• Orwell in 1948 understood that despite the Axis defeat, the will to fascism had not gone away, that far from having seen its day it had perhaps not yet even come into its own— the corruption of spirit, the irresistible human addiction to power were already long in place, all well-known aspects of the Third Reich and Stalin's USSR, even the British Labour party— like first drafts of a terrible future.

  • In Burma and Paris and London and on the road to Wigan pier, and in Spain, being shot at, and eventually wounded, by fascists— he had invested blood, pain and hard labour to earn his anger, and was as attached to it as any capitalist to his capital. It may be an affliction peculiar to writers more than others, this fear of getting too comfortable, of being bought off.

    • Thomas Pynchon in the "Foreword" to a 2003 edition of Nineteen Eighty-Four

  • The question remains, why end a novel as passionate, violent and dark as this one with what appears to be a scholarly appendix?
    The answer may lie in simple grammar. From its first sentence, "The Principles of Newspeak" is written consistently in the past tense, as if to suggest some later piece of history, post-1984, in which Newspeak has become literally a thing of the past— as if in some way the anonymous author of this piece is by now free to discuss, critically and objectively, the political system of which Newspeak was, in its time, the essence. Moreover, it is our own pre-Newspeak English language that is being used to write the essay. Newspeak was supposed to have become general by 2050, and yet it appears that it did not last that long, let alone triumph, that the ancient humanistic ways of thinking inherent in standard English have persisted, survived, and ultimately prevailed, and that perhaps the social and moral order it speaks for has even, somehow, been restored.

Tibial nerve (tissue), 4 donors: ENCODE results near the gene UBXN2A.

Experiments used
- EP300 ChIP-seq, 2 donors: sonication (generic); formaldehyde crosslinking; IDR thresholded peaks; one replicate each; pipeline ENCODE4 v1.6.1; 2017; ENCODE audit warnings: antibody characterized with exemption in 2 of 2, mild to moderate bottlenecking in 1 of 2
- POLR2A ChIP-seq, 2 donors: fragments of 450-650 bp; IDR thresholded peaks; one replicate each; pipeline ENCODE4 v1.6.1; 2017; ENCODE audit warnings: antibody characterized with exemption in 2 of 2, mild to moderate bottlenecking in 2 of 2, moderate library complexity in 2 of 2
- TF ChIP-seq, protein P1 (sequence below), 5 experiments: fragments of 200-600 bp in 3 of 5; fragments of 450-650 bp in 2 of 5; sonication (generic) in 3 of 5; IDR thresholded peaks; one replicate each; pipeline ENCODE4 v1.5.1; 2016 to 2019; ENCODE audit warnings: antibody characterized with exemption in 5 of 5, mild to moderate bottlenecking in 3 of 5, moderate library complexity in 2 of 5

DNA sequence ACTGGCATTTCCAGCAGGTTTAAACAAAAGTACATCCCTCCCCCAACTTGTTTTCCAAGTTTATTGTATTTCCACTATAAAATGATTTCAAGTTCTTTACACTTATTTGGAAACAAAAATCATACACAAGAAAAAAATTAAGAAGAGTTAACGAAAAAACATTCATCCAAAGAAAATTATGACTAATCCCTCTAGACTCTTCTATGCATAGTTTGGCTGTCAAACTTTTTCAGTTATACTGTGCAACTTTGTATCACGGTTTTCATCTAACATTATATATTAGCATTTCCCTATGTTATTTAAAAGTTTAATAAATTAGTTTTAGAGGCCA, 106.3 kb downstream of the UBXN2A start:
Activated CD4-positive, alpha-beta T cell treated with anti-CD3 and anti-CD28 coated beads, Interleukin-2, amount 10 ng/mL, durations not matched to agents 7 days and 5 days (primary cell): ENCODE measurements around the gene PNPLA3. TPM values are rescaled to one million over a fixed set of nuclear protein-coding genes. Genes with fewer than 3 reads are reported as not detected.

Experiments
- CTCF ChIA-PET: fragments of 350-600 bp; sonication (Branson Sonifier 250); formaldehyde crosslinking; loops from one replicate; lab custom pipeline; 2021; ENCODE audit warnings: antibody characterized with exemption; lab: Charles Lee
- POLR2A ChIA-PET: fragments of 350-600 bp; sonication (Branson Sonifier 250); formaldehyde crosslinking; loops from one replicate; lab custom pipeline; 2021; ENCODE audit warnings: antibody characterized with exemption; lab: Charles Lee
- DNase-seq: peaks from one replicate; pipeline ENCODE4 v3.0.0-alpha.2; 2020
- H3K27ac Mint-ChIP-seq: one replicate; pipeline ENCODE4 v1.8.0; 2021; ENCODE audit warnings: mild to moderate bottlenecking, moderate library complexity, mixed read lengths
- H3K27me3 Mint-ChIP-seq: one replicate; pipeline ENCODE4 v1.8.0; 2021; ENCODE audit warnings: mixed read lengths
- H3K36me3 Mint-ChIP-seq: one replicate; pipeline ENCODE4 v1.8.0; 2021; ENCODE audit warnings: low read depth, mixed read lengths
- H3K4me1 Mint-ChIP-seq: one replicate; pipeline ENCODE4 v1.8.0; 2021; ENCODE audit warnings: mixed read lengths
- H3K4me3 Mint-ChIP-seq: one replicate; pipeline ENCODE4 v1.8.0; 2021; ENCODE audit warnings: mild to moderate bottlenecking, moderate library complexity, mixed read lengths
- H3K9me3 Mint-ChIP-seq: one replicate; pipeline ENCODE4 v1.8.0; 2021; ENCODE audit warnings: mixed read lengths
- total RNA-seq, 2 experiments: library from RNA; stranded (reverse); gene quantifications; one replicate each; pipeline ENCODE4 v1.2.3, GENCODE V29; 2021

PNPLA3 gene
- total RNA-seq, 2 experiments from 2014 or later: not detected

• Thomas Pynchon in the "Foreword" to a 2003 edition of Nineteen Eighty-Four